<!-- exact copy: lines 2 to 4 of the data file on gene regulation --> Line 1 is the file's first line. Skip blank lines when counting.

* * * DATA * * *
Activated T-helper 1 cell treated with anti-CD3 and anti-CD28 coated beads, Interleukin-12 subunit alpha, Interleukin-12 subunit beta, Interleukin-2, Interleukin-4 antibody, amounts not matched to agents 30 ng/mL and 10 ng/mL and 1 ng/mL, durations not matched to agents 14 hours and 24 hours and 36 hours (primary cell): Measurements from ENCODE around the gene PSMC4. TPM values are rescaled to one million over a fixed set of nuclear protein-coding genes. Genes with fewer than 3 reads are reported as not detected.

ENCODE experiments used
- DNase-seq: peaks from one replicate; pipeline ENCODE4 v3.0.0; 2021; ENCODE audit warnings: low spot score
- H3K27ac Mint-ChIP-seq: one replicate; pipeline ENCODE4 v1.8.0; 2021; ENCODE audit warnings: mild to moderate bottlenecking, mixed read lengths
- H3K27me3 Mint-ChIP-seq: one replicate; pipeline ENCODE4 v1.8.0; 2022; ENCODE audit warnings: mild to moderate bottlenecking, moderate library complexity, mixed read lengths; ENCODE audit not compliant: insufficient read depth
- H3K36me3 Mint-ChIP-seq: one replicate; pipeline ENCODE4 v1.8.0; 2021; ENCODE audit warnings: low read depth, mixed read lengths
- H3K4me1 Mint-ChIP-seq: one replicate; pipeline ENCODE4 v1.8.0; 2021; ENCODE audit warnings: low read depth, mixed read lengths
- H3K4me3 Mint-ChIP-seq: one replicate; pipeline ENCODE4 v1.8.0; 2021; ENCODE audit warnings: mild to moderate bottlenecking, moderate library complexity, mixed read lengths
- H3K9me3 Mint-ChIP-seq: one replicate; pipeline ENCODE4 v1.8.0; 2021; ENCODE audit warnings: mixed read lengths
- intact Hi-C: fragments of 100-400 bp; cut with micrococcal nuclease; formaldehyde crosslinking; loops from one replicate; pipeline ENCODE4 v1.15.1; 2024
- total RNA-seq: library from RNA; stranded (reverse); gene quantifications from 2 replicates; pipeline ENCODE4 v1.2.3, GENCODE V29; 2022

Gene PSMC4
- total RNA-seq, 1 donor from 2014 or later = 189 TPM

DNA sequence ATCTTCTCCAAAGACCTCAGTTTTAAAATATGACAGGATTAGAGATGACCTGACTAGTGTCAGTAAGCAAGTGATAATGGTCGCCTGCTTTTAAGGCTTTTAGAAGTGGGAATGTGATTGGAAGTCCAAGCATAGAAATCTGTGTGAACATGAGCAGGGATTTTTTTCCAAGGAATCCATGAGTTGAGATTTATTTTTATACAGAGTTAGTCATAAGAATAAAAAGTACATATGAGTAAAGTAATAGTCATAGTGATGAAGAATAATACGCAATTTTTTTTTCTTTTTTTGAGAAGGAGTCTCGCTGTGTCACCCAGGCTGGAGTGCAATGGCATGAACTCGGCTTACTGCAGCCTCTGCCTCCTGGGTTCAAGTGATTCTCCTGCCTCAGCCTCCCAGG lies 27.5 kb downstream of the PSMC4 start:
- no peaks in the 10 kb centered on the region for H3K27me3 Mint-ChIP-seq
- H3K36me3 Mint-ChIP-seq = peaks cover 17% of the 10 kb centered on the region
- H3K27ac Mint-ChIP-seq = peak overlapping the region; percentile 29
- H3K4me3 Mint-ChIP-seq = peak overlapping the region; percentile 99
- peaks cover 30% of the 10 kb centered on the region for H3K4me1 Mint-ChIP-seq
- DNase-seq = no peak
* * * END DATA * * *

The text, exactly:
ENCODE experiments used
- DNase-seq: peaks from one replicate; pipeline ENCODE4 v3.0.0; 2021; ENCODE audit warnings: low spot score
- H3K27ac Mint-ChIP-seq: one replicate; pipeline ENCODE4 v1.8.0; 2021; ENCODE audit warnings: mild to moderate bottlenecking, mixed read lengths